Before you start to think of the right bin, you’ll need to estimate how much material you are going to be composting, and then work on the principal that it’s going to be sitting in that container for 12 months or more (for cold composting). Hot composting will make the material safe in a much shorter time period, but they require more maintenance.

There’s no rules as to which is the best – your composting solution can be as simple as four pallets tied together and a piece of old carpet over the top, a commercial plastic ‘dalek’ bin or a tumbling composter.

If you have a number of compost toilets in a holiday let, part of your planning permission might also include a requirement to compost in sealed containers (ie not open to the ground), but that’s not always the case.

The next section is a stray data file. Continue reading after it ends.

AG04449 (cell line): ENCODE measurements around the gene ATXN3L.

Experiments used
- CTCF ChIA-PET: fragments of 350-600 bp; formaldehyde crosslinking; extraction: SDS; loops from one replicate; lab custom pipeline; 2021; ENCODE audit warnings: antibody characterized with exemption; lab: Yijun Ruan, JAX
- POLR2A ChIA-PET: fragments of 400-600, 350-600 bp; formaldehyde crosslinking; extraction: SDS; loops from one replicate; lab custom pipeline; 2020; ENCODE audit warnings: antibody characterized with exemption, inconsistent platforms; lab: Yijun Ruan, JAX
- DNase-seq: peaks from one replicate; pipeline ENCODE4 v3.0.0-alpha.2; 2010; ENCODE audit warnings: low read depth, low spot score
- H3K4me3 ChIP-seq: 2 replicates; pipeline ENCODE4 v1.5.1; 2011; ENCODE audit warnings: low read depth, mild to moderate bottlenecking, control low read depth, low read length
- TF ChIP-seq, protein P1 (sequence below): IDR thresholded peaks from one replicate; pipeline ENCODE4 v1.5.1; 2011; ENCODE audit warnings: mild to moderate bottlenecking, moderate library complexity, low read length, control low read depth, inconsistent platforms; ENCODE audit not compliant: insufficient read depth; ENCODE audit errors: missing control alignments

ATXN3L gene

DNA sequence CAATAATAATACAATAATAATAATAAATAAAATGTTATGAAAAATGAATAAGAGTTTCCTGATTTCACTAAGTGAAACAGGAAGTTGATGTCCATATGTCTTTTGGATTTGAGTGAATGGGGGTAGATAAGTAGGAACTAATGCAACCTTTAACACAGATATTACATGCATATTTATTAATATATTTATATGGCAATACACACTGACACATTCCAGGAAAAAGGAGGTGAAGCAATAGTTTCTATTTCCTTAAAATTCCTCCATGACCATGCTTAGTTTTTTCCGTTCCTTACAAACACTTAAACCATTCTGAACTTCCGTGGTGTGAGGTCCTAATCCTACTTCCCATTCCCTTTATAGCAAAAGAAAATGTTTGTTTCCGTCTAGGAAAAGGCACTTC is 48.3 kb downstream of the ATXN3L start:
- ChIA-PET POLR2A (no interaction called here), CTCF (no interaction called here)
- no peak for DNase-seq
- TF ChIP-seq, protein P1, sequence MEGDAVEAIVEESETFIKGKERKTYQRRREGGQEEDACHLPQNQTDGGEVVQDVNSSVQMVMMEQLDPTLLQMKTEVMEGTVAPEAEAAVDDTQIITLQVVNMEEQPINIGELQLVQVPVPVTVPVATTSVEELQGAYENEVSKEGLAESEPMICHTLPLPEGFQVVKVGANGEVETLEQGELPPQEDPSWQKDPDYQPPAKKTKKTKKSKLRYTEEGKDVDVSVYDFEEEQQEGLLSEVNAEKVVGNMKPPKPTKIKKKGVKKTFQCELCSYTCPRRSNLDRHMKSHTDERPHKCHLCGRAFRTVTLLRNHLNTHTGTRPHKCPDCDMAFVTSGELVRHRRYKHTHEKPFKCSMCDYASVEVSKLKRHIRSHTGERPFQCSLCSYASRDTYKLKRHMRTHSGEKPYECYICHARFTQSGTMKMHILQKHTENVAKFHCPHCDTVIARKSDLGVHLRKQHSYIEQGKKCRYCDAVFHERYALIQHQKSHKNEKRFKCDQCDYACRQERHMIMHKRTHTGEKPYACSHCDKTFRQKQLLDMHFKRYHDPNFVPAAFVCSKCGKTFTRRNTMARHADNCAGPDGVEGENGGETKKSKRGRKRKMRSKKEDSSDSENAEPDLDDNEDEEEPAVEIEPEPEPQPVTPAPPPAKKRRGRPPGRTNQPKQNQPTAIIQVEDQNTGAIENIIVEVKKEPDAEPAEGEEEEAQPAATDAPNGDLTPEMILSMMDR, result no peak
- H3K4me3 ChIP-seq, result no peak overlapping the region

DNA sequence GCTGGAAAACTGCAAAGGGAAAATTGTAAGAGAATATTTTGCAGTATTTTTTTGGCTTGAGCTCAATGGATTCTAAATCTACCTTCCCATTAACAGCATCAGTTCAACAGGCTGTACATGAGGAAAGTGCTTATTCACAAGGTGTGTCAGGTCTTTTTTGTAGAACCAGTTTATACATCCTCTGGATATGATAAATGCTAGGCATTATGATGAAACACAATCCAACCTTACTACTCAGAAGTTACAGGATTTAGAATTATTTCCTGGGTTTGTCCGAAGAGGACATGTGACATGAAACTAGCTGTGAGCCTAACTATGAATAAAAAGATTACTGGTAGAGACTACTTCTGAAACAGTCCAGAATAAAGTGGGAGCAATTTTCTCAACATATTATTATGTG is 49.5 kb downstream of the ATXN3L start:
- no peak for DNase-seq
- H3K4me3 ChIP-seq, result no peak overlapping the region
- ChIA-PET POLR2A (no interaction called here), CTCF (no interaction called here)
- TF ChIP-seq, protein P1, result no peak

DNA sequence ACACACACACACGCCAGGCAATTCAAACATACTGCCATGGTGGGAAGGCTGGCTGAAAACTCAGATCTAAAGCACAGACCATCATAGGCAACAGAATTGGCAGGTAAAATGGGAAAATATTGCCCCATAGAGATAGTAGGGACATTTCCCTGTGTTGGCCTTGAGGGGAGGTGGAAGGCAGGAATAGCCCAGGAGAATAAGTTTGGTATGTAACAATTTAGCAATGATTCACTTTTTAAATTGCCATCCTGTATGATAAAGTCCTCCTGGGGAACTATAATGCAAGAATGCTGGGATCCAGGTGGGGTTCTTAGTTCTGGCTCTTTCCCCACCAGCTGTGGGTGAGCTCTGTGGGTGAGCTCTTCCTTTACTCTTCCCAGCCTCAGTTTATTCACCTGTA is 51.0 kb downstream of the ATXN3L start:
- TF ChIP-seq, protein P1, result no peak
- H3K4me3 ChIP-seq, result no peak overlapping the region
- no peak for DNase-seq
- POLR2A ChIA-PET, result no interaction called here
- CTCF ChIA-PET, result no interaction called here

Standard plastic compost bins can be purchased in a number of capacities and it’s likely you’ll need several of them. Keep records of when they are filled, so you know when they’ll be safe to use.

For users who are processing greater quantities of material, Ridan manufacture both hot/rapid composters and metal ‘maturation’ bins which are rat proof.

For more information on the composting process, check out our detailed page:


It looks like you're in the US.

If you're looking for composting toilets, you should speak to our colleagues in the US instead: